Moisture levels are going to be all over the board when combines roll this fall. In high-moisture situations, a few simple combine adjustments can minimize grain damage. To dial in your combine, it’s important to understand where damage occurs as the crop moves through the machine.
“Don’t blame the concave or rotor for all the grain damage you see in the tank,” says Jeff Gray, product coordinator, Claas Lexion. “Look at the kernels to see how they were damaged to determine adjustments.”
Some grain damage occurs far in front of the concave and rotor. If corn head cross-augers are positioned too high, the flighting can pinch and scrape the tops of kernels as ears are augered toward the feeder house, says Kelly Kravig, Case IH harvest marketing manager. Lower the cross-auger to reduce “tipped” kernels.
Once feeding adjustments are appropriate, cracked or broken kernels suggest threshing elements are smashing the kernels off the cobs rather than rubbing and rolling them off. Reduce threshing speed until grain damage is minimized, then tighten the concave clearance to clean the cobs. The optimum distance between the threshing elements and the surface of the concave is slightly wider than the diameter of an average corn cob (shelled) from that field.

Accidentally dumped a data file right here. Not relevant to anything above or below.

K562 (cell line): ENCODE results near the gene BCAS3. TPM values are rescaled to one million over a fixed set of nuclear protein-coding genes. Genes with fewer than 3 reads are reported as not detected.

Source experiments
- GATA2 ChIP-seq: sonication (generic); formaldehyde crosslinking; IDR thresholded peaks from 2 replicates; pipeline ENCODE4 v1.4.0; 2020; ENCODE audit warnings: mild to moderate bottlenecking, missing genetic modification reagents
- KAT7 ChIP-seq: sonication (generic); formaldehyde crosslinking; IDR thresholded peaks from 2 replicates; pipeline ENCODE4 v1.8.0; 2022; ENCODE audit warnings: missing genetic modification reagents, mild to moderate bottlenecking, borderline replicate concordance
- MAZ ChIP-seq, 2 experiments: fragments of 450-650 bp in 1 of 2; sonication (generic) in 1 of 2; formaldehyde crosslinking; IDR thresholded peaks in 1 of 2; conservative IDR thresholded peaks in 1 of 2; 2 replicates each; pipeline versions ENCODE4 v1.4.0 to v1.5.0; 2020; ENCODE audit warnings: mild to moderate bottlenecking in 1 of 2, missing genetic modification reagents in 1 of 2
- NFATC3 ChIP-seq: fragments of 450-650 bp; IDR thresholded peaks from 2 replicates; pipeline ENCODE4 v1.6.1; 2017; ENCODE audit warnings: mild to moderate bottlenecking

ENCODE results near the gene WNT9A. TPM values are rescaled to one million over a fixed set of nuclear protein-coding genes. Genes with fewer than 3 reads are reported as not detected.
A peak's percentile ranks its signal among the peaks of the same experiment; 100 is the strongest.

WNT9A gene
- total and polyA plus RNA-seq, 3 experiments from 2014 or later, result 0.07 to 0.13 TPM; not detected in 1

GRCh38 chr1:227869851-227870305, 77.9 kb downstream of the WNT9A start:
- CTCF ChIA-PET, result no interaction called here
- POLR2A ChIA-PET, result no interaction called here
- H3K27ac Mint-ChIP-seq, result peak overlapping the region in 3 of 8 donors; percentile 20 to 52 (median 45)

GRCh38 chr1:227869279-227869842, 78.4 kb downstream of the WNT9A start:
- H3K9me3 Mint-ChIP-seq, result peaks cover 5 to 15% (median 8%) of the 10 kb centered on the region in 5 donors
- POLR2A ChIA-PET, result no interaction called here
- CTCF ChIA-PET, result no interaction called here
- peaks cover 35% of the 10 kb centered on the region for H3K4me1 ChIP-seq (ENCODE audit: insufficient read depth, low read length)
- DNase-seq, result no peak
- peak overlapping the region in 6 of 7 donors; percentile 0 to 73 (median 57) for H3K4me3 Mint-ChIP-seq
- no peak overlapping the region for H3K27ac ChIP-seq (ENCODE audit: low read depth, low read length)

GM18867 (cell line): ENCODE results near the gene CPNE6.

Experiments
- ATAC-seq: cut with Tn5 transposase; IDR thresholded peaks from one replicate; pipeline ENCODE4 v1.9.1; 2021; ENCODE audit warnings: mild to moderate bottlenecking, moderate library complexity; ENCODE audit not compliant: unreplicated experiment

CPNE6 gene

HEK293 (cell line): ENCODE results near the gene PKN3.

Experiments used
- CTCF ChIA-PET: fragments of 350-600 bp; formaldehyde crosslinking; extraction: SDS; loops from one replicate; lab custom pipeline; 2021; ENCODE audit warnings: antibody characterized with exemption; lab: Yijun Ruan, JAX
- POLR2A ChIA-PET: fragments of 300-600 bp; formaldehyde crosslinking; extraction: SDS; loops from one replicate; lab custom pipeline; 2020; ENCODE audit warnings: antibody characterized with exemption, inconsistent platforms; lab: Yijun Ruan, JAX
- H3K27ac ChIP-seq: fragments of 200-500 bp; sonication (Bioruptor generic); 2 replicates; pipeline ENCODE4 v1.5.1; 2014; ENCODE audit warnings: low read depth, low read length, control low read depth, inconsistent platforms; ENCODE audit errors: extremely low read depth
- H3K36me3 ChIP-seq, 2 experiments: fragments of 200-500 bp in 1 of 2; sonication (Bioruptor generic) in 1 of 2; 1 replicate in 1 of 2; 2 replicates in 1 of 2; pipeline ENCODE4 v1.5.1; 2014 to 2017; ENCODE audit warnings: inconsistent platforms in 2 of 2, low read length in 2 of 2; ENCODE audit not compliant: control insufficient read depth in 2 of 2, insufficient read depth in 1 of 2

It’s easy when experimenting with concave settings to overtighten and end up with a lot of pieces of cobs in the grain tank. If there are excessive cobs in the tank, there are probably broken cobs stuck in the sieves.
Often, the first response is to close the chaffer to clean the grain sample. Closing the chaffer from the cab, with chunks of cobs stuck between the louvers, can bend the louvers and damage the adjusting mechanism.
Before decreasing chaffer settings, manually clean the louvers so the adjusting mechanism can move freely.
Be sure to run cleaning fans near top speed. “Air is the lubricant that lifts and floats crop material across the chaffer and sieve,” Gray says. ”Without enough air, the shaking motion of the sieves will pack the material into a dense mat, trapping the grain and carrying it out the back of the combine.”